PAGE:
Something told John Aldridge he knew what was about to happen next when the number 50 ball flashed up on the screen in front of him and slowly, all those bitter recollections came racing back.

May 14, 1988. Wembley. Aldridge, poised with the ball at his feet, 12 yards from Dave Beasant, with the chance to bring all-conquering Liverpool level with unfashionable and unfancied Wimbledon in the FA Cup final.

Aldo struck, Beasant lunged, and the ball was turned around the post by the goalkeeper's outstretched arm. Liverpool were denied. The first missed penalty in FA Cup final history and in the half hour that followed, the Reds could not muster a response.

Last month, some 26 years on from that famous 1-0 defeat by the 'Crazy Gang', Aldridge sat awaiting the draw for this year's third round of the FA Cup, eager to see who Liverpool would face.

Out came AFC Wimbledon with a home tie secured and their opponents undecided - and Aldo immediately knew the next ball to be plucked from the bowl in the BBC studios would be the one signifying Liverpool.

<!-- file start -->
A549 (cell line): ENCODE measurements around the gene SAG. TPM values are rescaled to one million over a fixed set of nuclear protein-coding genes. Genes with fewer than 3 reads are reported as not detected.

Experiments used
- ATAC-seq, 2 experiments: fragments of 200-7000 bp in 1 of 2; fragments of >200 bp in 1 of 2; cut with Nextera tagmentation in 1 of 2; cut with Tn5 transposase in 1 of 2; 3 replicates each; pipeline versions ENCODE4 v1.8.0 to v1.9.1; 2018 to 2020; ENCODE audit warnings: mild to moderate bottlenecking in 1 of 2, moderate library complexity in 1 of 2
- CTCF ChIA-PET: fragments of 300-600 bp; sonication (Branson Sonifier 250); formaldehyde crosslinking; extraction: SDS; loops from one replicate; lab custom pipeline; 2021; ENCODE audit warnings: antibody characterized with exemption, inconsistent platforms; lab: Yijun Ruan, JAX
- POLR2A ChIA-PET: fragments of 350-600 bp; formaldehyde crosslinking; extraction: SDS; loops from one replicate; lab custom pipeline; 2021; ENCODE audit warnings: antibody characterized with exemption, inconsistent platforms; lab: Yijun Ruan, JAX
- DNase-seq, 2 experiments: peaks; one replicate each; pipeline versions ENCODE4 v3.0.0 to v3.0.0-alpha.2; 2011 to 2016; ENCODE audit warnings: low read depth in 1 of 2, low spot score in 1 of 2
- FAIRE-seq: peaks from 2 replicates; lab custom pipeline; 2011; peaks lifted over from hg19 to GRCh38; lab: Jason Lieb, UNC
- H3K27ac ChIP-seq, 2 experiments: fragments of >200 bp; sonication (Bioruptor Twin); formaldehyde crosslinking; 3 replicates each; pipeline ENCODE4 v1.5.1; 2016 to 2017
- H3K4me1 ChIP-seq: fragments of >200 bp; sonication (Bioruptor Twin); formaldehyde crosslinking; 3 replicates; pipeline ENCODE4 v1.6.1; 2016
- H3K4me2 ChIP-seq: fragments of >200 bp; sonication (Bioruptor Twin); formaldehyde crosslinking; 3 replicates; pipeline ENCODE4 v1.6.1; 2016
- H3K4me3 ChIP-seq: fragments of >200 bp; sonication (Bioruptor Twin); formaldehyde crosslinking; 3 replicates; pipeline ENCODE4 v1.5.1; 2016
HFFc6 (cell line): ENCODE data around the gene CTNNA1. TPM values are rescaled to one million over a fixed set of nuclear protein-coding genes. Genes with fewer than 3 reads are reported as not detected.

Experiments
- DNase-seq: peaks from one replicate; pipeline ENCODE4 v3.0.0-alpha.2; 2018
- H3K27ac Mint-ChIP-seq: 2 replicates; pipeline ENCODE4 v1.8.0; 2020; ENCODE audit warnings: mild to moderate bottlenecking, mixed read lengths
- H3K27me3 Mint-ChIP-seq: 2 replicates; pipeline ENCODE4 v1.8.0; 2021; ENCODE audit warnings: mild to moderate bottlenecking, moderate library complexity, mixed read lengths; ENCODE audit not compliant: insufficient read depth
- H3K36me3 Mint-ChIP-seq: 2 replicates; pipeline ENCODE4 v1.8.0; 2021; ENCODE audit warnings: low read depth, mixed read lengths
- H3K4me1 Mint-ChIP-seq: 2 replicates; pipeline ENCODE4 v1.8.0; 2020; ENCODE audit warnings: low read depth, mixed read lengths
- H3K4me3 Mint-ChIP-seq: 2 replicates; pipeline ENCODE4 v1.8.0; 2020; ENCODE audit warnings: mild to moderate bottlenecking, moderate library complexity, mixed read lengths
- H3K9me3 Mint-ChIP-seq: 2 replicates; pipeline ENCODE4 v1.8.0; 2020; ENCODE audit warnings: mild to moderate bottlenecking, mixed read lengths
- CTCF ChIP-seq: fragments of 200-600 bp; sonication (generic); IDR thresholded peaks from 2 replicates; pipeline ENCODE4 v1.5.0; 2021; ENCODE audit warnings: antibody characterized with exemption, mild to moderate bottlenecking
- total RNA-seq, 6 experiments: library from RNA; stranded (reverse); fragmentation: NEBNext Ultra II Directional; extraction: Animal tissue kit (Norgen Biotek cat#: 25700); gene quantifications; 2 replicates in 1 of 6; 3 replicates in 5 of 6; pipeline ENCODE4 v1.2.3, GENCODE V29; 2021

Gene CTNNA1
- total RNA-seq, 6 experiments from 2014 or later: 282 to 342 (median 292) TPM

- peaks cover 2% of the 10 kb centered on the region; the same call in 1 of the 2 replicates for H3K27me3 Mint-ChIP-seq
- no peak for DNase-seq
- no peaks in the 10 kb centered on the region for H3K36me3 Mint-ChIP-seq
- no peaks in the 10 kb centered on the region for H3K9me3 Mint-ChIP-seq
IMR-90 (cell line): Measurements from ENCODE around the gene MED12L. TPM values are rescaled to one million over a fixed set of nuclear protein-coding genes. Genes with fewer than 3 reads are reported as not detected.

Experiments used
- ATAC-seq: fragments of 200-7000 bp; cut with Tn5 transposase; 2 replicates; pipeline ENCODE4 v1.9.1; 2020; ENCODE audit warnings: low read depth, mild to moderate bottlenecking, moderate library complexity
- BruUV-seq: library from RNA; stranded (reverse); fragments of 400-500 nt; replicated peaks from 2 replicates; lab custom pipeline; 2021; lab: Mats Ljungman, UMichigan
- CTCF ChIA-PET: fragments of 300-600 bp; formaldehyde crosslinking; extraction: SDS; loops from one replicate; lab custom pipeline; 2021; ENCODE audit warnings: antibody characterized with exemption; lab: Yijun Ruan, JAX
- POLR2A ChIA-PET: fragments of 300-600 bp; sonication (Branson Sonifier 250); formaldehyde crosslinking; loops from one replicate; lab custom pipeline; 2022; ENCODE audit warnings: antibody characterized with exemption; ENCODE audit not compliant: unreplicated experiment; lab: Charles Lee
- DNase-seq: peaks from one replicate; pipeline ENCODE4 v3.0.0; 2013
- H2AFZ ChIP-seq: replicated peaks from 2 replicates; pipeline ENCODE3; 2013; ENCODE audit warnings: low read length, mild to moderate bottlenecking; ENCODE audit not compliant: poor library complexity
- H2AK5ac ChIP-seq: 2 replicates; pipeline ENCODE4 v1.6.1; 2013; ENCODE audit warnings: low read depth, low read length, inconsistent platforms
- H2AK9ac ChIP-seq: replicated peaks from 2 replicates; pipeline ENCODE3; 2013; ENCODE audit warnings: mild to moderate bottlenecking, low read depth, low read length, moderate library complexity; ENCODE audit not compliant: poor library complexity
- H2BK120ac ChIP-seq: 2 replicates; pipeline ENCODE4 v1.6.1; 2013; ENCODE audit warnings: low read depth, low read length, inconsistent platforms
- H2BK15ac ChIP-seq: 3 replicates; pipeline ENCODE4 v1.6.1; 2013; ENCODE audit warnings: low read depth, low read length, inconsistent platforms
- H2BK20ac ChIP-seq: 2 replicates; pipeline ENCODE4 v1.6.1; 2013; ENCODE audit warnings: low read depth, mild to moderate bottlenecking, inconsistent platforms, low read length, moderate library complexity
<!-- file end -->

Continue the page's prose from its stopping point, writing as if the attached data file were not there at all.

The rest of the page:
"I love the third round FA Cup draw," Aldridge told "I think it's what football is all about. It really is brilliant. So I sat down to watch it and you're always looking for a home draw and then who you want to get.

"When Wimbledon came out, thoughts came straight into my mind. I thought, 'No'. And then out came Liverpool. Straight away all the memories came back to me.

"I've had a lot of phone calls since. The fact that their goalscorer on the day, Lawrie Sanchez, doesn't get any notice is incredible. The notice is always on the penalty and that great save - and it was a great save - from Dave Beasant.

"It's just one of those things. I had the opportunity to get us a replay and we probably would have gone on and won [the cup]. But I think the season after was probably worse, when we lost the title with the last kick of the game on the final day of the season against Arsenal."

Brendan Rodgers' side will travel to Kingsmeadow tonight hoping to progress at the expense of Neal Ardley's League Two outfit.

Aldridge was quizzed as to the key to supressing any hopes of a surprise victory at the 5,000-capacity stadium this evening - and the former prolific striker pinpointed matching the opposition's passion as the vital step.

"You've got to look upon it like any game," he explained. "First and foremost, you're playing a lower league side, you've got to realise you need to match their ambition.

"You've got to match their work-rate and their desire and commitment. You really have to win your personal duels. If you do that, then the cream should rise to the top."

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